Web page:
Norway did not want to enter the war and this may explain why the government and King acted so slowly in calling for general mobilisation of the armed forces. In fact they were so slow that German war ships were entering the Oslofiord when they started to send messages that there would be a possible mobilisation. The situation was made more difficult as the government, King and parliament were escaping Oslo at the same time.<17> The military managed to sink one battleship in the fiord, but their response was too slow and Germany was able to take over Norway with relative ease. Quisling was now head of the self-proclaimed government and he undermined mobilisation orders which made the messages even more distorted.<18> The Norwegians disliked the Germans and the Norwegian government refused to submit to them but the Norwegian military was too weak to resist. England as a potential ally in defending Norway was unable to help being appallingly ill-prepared for Norwegian conditions, as well as having a lack of sufficient planning, communication and available forces.<19>
With the fleeing of the King and the Norwegian national government, Oslo was left without influential guidance. At the time of the German attack the national government and the King made a decision that they could best serve Norway whilst in exile in Britain.<20> This resulted in uncertainties and difficulties about how the process of government might operate. Quisling who had pro-Nazi sympathies saw this as an opportunity to step-in, proclaim himself the national leader and form a new government in Norway. This action was subsequently determined as illegal at his treason trial in 1945.<21> Some views held that the Germans had declared him Prime Minister, others that he did not have any support Whatever the process, Quisling was able to help institute a general nazification of Norway including in the institutions of education politips and organisation and the general mobilisation of Germany in the country.<22>
When Quisling declared himself Minister President on 1 February 1942, he spent considerable time building up his imitations of the Nazi machinery in Norway. This extended to the recruitment of suitable social misfits into positions of power, the establishment of an equivalent force to the Gestapo, and the planning of Norway's role in the New Order of Europe.<23> He also ordered that all children between the ages often and eighteen join the NS youth organisation which was modelled on the German socialist party. All teachers had to join an official teacher's organisation so that the control of education could be instituted. <24> Those who refused to comply were arrested and many were deported.<25> The making of lists of Norwegian Jews was a demonstration of his anti-Semitic views.<26> Whether or not he had the support of the Germans, he certainly did not have the support of the the majority of Norwegian population.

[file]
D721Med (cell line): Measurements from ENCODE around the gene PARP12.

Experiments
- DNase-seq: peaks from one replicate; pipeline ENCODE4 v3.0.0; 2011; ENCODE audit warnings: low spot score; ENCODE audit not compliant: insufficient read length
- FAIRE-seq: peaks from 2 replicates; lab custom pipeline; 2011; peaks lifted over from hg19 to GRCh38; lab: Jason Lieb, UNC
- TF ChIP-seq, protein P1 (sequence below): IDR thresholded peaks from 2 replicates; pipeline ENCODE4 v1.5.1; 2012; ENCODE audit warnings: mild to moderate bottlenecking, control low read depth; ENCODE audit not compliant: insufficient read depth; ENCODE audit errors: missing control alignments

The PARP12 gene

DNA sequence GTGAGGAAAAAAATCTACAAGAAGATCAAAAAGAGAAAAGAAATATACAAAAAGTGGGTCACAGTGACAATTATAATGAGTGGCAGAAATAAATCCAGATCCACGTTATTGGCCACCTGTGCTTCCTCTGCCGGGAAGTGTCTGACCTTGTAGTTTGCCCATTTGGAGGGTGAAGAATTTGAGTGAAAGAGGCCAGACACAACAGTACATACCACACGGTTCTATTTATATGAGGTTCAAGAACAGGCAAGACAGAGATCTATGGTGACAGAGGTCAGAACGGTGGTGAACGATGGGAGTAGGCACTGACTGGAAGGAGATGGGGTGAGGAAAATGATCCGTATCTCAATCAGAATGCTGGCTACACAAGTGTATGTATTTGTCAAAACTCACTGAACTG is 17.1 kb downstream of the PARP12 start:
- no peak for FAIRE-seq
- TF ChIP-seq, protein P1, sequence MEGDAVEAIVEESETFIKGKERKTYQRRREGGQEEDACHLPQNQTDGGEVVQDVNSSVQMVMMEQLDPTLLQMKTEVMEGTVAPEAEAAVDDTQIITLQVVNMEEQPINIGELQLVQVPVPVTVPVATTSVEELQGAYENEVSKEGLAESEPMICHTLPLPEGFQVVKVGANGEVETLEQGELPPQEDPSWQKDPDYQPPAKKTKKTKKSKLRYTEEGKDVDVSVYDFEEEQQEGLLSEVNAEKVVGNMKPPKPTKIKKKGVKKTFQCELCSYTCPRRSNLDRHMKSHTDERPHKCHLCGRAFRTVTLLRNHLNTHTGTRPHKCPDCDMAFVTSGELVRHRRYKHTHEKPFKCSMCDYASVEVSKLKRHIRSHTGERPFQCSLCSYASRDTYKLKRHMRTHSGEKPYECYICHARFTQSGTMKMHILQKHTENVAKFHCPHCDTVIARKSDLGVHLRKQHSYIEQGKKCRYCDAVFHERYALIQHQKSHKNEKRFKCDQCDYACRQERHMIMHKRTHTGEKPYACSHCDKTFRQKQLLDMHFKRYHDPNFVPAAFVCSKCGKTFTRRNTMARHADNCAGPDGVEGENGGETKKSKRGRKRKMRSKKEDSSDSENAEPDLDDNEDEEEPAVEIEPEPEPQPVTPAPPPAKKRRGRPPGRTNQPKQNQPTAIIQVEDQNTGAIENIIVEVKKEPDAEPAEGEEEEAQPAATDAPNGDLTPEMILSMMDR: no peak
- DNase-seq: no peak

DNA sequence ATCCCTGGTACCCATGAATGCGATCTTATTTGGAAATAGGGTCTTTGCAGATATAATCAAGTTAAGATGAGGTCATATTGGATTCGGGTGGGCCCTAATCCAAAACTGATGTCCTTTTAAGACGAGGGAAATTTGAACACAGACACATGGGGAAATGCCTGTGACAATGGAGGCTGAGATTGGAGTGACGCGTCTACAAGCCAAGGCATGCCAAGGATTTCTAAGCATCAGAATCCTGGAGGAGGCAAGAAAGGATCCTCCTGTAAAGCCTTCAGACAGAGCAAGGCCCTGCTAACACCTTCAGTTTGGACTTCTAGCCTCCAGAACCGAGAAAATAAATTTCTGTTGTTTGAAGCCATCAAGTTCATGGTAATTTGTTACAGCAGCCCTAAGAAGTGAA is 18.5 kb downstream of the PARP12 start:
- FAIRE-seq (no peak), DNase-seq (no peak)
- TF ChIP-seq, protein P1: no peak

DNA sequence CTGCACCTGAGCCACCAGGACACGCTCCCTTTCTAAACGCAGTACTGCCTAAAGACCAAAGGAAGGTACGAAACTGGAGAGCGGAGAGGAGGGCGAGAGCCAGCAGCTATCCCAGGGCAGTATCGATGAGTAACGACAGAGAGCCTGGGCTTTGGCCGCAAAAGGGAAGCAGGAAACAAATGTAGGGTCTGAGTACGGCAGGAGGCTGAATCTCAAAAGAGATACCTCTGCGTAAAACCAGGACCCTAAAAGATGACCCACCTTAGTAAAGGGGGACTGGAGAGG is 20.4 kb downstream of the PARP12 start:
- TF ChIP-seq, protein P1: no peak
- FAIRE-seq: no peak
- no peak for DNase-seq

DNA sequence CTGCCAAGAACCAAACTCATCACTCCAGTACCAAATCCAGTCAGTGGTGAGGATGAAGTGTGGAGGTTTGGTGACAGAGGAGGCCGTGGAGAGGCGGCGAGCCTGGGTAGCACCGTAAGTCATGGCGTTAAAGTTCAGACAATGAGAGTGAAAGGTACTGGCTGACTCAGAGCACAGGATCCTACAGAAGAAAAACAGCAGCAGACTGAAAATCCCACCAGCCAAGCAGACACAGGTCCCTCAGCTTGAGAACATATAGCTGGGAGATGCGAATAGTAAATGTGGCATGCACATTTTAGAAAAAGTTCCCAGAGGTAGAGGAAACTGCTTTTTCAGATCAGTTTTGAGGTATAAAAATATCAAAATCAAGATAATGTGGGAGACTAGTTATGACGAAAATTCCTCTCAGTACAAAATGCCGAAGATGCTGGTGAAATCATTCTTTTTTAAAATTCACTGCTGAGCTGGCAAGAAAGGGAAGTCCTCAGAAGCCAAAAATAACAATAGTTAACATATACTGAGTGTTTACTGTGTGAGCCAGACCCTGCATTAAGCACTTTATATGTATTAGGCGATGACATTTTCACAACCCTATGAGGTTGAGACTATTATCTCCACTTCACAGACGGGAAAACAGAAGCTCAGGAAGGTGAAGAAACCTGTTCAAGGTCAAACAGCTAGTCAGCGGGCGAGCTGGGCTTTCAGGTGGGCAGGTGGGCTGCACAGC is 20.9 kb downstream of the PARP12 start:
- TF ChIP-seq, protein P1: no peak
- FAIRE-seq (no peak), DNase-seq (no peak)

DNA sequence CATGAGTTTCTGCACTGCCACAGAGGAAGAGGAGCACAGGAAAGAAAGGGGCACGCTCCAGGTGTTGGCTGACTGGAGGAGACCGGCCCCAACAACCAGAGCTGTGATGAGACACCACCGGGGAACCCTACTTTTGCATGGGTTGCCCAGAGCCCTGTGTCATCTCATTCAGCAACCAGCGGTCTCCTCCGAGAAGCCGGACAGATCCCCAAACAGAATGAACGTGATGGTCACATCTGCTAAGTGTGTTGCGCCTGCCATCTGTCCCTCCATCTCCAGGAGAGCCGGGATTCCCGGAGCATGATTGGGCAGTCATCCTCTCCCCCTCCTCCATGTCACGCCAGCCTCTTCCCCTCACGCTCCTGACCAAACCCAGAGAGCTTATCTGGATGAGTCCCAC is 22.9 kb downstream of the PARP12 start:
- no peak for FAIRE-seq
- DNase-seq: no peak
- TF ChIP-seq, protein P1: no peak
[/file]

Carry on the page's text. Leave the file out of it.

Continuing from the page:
The bulk of the Norwegian population saw that Quisling was a traitor by his deals with the Germans during the war. He was seen as responsible for substituting the 'hiding' Norwegian national government with his own. This action was seen to have the approval and acceptance of many Germans. His choice of ally was very much opposed by the Norwegian population as they disliked the Germans so much. However, he chose them because he thought the Germans would be more beneficial and supportive of Norway. The English, he considered, were not helpful or supportive in any way.<27>
People in power in Norway during WWII were faced with a difficult situation. It was obvious that Nazi Germany had interests in Norway, the main one being the iron-ore route from Sweden through Norway. Also it was known that England had plans to protect Norway which would mean that their iron-ore supply would be seized. The leaders had the choice of fighting, capitulating or seeking the support of those countries which could be thought to be prepared to act in the best interests of Norway. Quisling happened to have a view that Nazi Germany would best fill the task.<28> It is also interesting to note that there were other leaders in Europe at the time who supported the Nazi regime in otherwise hostile countries, for example, the leaders of the Vichy French.